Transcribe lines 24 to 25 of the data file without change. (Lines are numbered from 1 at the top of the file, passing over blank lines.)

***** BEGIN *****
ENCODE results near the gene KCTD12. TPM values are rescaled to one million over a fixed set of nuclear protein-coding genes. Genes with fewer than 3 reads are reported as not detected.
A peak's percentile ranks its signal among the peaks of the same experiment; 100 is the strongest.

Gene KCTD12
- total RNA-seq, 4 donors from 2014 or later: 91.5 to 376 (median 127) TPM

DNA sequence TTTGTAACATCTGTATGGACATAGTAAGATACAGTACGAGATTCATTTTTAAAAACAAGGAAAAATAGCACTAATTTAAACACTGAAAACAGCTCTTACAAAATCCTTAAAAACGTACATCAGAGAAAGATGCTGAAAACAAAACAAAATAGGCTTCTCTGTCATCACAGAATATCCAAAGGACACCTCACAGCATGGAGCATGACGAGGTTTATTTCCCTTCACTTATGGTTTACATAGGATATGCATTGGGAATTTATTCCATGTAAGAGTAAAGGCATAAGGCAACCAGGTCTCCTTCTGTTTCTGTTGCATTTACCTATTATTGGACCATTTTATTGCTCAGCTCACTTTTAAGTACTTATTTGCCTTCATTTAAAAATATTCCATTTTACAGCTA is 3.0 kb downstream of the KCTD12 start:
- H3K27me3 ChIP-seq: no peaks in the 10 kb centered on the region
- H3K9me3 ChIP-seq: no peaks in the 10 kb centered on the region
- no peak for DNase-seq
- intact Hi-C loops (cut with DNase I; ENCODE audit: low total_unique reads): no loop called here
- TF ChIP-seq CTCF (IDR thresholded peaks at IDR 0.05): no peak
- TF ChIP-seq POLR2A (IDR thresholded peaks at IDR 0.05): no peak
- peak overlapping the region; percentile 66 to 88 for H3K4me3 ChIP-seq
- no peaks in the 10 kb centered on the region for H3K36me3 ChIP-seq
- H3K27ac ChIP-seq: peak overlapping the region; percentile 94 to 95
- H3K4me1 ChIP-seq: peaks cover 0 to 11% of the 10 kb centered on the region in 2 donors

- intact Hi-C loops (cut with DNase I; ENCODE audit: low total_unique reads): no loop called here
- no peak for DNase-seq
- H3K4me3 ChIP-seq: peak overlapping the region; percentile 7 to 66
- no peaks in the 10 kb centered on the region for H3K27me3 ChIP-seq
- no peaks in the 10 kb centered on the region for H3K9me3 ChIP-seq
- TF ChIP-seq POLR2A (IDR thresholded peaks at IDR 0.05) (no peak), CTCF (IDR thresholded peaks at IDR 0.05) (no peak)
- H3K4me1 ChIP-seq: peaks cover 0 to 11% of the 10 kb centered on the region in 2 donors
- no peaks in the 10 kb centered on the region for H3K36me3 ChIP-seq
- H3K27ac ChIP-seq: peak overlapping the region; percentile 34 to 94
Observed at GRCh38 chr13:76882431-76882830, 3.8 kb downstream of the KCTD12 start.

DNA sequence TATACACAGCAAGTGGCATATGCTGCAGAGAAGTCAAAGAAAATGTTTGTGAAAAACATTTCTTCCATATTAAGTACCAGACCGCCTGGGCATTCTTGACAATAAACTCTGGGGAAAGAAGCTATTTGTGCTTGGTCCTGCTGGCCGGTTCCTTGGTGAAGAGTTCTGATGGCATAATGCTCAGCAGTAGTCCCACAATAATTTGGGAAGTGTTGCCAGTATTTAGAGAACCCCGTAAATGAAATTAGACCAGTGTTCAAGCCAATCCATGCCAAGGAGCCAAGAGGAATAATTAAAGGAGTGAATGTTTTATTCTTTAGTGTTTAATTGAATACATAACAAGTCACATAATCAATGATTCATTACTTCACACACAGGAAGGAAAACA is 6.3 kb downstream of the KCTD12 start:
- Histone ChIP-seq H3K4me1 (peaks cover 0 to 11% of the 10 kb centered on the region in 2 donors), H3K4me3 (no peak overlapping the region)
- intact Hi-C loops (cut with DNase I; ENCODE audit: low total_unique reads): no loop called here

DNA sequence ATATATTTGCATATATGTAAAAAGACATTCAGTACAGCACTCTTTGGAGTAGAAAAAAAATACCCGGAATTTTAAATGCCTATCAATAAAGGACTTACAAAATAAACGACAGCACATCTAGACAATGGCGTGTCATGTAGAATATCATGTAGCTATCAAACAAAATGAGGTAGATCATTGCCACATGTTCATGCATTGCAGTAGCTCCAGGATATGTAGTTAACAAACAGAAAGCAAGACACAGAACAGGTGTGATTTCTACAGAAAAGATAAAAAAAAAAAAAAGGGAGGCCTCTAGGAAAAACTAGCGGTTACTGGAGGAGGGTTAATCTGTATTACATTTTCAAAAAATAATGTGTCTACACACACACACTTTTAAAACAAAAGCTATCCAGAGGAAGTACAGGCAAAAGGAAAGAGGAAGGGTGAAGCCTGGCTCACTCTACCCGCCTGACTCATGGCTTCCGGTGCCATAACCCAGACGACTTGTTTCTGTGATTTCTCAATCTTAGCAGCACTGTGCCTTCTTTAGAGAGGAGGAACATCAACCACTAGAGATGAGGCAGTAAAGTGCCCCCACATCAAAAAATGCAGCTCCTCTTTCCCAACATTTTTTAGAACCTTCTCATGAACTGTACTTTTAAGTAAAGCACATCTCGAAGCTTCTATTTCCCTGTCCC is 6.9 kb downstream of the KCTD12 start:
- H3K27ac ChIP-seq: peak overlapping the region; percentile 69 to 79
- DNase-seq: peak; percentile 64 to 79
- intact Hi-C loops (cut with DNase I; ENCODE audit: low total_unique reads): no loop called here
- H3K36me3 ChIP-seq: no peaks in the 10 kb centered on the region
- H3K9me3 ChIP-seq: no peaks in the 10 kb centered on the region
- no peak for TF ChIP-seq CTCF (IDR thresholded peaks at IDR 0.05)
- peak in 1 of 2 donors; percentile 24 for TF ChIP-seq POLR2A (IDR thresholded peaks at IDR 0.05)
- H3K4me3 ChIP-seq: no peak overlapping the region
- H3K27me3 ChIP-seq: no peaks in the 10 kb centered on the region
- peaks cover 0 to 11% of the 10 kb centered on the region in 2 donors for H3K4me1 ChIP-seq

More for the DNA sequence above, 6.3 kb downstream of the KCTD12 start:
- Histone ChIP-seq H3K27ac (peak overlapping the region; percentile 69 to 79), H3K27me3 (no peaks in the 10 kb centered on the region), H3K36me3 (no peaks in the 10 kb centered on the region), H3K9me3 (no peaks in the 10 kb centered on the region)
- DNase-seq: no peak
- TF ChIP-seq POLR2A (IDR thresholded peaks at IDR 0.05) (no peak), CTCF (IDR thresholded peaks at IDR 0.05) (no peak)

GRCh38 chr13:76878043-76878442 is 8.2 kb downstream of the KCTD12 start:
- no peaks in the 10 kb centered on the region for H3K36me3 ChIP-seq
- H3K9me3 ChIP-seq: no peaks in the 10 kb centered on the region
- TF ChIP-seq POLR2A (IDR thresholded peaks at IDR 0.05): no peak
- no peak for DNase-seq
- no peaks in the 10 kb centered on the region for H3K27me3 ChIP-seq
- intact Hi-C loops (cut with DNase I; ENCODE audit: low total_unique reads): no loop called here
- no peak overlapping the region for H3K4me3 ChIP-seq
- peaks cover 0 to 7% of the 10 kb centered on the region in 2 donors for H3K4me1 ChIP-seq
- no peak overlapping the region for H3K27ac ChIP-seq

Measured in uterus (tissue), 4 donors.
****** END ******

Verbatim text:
- H3K27ac ChIP-seq: peak overlapping the region; percentile 34 to 94
Observed at GRCh38 chr13:76882431-76882830, 3.8 kb downstream of the KCTD12 start.